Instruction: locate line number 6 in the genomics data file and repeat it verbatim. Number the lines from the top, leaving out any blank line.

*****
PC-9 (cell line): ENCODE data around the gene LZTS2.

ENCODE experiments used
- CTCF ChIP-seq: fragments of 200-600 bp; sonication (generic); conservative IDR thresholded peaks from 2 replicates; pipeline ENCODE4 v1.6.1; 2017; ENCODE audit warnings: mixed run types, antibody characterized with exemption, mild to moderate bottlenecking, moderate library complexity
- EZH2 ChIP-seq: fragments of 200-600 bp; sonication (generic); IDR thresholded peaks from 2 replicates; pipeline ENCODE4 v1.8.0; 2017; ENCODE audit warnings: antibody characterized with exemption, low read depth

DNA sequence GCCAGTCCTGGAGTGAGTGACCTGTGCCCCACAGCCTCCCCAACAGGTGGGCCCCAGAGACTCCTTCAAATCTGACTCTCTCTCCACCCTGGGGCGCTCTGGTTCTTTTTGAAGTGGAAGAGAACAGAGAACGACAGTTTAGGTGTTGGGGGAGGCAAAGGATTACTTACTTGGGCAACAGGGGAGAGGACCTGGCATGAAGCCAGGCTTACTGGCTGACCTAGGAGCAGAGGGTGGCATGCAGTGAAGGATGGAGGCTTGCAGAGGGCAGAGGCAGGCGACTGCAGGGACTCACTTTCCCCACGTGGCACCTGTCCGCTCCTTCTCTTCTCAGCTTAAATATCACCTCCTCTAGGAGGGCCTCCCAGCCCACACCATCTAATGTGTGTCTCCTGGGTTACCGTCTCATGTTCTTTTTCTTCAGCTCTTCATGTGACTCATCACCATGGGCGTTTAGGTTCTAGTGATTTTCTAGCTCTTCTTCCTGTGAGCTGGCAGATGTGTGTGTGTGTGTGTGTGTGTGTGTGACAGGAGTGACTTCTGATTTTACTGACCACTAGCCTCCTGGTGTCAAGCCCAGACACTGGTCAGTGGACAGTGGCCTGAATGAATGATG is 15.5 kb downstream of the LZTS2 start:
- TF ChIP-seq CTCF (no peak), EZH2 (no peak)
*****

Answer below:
- TF ChIP-seq CTCF (no peak), EZH2 (no peak)